New approach could narrow scope of R&D tax relief
R&D tax relief has been a valuable source of innovation funding for thousands of UK businesses since it was first introduced but HMRC’s approach to subsidised expenditure could soon see many of those claiming for customer-led R&D at risk of challenge.
Covid-19, Brexit and the resulting economic downturn have wreaked havoc in the UK during the last 18 months. Over 800,000 people have lost their jobs and the economy has shrunk by 9.9%. However, the tide has finally started to turn.
Businesses are now focusing their attention back on growth and recovery, rather than just survival, and for many of them, research and development (R&D) tax relief is playing a vital role in their efforts.
It has been well documented that investment in innovation is critical to a nation’s economic recovery from recession, so it is no surprise that the R&D tax incentive could provide significant benefit to businesses and the wider UK economy in the challenging years to come.
However, there is now an added complication. HMRC has started to challenge a number of R&D tax relief claims for customer-led R&D, on the basis that the underlying activities are being subsidised by the claiming company’s customers.
As a direct result of this, any businesses that entered into a contract relating to R&D, either before or during a project, needs to proactively review their R&D tax relief claim now, or they could be putting themselves at greater risk of a challenge from HMRC.
It is a move that could, if applied broadly, have a huge impact on SME businesses claiming R&D tax relief – and something that accountants and R&D tax advisers need to actively discuss with their clients.
Unfortunately, the types of businesses and projects that this change in approach could affect is broad, given that the majority of commercial R&D will be customer-led. It would include any R&D undertaken to develop products or services with a specific customer in mind.
As most businesses have little or no interaction with HMRC when they file their R&D tax relief claim, it is likely that many of them will not have realised that things have changed. In fact, the only businesses that will be aware of this will be the small number who have already been the subject of a HMRC enquiry.
There are already trends in a small number of the claims we handle for clients, and in those prepared elsewhere that we have supported through the enquiry process – but things could be set to gather pace quickly, and soon.
HMRC needs to reconsider this approach, as we believe the technical interpretation is incorrect and leads to unwelcome policy outcomes. However, HMRC is in the process of updating its published guidance on this issue, and as soon as this new guidance is live, all companies making SME R&D tax relief claims will need to reconsider their filing position and the disclosures to HMRC required to protect their business.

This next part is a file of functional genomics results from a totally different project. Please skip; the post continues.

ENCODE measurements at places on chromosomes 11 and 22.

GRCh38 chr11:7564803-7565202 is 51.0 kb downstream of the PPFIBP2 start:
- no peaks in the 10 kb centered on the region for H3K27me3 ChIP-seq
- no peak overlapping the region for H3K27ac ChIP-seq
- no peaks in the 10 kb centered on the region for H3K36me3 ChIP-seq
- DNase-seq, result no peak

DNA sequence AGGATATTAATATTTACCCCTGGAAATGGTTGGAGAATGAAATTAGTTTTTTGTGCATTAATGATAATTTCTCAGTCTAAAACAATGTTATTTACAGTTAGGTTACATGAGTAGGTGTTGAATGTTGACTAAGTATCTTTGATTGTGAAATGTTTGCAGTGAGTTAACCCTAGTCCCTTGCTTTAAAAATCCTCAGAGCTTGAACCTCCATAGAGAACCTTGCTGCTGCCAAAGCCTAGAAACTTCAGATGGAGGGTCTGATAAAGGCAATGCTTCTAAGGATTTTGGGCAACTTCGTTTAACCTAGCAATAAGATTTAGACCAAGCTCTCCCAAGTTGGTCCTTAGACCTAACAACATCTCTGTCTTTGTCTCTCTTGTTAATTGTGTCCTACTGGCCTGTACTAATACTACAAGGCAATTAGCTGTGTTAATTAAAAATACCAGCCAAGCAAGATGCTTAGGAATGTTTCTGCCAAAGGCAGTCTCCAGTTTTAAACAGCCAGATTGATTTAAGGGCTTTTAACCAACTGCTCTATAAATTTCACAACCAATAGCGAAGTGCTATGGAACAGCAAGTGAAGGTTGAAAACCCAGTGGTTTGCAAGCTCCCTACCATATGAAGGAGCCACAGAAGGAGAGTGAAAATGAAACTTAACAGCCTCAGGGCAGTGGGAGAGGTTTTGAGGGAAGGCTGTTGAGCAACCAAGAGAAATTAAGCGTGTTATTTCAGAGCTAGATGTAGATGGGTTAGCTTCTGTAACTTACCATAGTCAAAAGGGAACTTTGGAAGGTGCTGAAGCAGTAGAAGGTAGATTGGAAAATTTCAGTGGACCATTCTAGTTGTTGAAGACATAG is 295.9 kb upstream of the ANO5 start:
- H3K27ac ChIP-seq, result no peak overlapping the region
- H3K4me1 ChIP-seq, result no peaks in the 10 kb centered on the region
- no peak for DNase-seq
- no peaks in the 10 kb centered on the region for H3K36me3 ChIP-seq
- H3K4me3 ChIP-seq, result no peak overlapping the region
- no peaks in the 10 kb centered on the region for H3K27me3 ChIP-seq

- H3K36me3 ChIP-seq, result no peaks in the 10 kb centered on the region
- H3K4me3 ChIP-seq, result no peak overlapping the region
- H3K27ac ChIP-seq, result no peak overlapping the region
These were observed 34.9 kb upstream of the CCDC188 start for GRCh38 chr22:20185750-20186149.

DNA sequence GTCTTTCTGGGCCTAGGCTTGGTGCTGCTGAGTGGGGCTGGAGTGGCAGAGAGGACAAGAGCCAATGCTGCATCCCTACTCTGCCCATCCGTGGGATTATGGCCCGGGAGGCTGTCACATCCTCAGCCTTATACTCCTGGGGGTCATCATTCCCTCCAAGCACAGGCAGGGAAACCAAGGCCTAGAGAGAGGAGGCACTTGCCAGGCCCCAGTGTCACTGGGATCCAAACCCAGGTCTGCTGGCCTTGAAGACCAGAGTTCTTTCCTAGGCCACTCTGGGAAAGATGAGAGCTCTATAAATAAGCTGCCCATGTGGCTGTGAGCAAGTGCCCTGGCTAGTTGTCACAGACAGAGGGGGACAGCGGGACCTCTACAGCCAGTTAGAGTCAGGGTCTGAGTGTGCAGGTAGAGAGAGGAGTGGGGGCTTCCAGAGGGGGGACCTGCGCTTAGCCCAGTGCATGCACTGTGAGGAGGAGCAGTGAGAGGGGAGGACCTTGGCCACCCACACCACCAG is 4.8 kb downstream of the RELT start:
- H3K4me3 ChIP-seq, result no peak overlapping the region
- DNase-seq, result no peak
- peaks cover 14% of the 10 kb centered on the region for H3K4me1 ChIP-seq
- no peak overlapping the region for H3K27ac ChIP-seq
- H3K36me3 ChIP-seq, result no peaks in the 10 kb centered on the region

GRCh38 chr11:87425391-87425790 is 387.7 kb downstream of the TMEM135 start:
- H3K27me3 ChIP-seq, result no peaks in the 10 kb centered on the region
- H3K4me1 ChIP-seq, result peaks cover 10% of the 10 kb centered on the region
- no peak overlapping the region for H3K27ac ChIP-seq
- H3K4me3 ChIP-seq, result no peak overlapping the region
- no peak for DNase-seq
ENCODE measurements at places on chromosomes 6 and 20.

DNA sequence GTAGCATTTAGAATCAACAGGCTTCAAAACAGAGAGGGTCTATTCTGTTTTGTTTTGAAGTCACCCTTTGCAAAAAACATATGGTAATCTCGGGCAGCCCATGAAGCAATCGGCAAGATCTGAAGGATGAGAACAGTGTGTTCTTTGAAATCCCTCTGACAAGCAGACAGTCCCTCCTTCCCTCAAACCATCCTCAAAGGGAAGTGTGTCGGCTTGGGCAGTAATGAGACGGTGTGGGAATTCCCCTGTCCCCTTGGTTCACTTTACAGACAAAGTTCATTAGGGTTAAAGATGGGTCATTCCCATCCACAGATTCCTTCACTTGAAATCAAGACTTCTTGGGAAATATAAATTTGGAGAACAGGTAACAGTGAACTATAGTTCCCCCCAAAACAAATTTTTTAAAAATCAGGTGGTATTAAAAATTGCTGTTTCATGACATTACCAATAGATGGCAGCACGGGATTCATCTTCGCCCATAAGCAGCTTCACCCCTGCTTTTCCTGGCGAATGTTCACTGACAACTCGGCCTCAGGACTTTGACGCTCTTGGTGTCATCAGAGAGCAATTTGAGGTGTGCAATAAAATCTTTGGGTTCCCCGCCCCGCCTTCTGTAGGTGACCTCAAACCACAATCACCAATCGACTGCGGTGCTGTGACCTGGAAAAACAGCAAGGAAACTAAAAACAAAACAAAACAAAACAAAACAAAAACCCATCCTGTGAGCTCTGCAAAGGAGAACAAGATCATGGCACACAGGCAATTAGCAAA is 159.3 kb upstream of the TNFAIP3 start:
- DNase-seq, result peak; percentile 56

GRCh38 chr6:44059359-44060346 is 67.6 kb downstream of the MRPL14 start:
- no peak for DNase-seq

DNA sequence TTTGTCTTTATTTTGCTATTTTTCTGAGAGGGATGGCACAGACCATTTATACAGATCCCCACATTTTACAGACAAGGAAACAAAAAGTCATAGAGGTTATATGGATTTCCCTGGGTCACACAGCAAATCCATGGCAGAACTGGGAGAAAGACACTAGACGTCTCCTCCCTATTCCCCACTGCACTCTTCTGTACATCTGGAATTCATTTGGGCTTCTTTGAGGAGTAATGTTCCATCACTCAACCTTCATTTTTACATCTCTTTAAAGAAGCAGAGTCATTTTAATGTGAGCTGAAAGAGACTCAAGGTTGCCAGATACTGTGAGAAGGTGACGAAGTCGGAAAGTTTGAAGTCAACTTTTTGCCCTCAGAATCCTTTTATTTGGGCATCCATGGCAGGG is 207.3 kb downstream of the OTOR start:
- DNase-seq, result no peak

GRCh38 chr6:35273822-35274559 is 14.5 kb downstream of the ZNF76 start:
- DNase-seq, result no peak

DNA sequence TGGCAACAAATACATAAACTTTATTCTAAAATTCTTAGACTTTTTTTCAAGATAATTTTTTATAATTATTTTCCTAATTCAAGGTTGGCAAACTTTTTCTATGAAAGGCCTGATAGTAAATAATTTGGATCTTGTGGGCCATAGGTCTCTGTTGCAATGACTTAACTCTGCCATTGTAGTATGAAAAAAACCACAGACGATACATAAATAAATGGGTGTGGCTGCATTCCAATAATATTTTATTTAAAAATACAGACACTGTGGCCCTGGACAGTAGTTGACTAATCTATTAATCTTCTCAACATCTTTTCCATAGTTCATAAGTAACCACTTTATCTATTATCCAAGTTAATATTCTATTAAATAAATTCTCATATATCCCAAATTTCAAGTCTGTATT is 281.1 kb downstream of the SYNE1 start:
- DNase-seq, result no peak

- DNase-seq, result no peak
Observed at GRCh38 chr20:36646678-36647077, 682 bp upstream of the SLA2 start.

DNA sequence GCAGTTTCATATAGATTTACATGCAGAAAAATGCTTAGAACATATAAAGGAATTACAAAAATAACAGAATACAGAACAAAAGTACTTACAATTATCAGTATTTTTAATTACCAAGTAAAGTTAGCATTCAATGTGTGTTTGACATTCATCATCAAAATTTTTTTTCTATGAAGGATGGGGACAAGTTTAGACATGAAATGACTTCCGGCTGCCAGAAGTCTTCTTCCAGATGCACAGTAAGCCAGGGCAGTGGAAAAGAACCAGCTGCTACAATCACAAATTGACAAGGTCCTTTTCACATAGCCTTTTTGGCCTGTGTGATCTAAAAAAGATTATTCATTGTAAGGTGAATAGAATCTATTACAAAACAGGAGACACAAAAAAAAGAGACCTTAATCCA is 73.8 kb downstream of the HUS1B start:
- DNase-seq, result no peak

Why is HMRC taking this approach?
For some time now, the government and HMRC have taken a piecemeal approach towards reducing error and fraud in R&D tax claims, which is estimated to account for around £311m of the relief paid out each year. This new approach to subsidised expenditure appears to be the latest tactic to achieve this.
While the majority of R&D tax advisers actively share HMRC’s concerns about errors and fraud in such claims, our technical interpretation of the law regarding subsidised R&D expenditure and the contracting out of R&D activities is now at odds with HMRC’s, driving a deeper wedge between them and the agent market.
There is a real risk that, should the revised approach be applied more broadly, it would not only render SME R&D tax relief vanishingly in narrow scope, but it would also create unintended and unwanted policy outcomes. There are plenty of alternative ways in which HMRC could seek to reduce error and fraud, with on obvious answer being regulation of the tax advice market. Another recommendation would see HMRC work with the Treasury and the Department for Business, Energy and Industrial Strategy (BEIS) to reform the R&D incentive to improve targeting and define a simpler rule base.
The incentive has been designed to encourage businesses to invest in more R&D, by reducing the cost of carrying it out. To achieve its policy intent, it is essential that relief is awarded to businesses and projects where it is able to directly influence whether more R&D is undertaken.
While some SMEs will develop new products in the hope of being able to sell these profitably at some future date, more will seek to manage their commercial risk by identifying customers earlier than that. Somewhat regrettably, it appears that HMRC’s new approach to subsidised expenditure seeks to penalise these efforts – and this is wrong, both technically and economically.
Ensure the best possible outcome
At a time when UK businesses are already facing increasing uncertainty and challenges, HMRC’s revised approach to subsidised expenditure could soon impact them dearly.
For the avoidance of doubt, any businesses making use of the SME R&D tax incentive and undertaking any customer-led R&D projects must act swiftly if they are to protect themselves from challenge – and it is the responsibility of reputable accountants and R&D tax advisers to ensure that their clients are well-prepared for what may lie ahead.
Preparedness has long been the key to success – and when it comes to R&D tax relief, it may now be the difference between a good outcome and a bad one.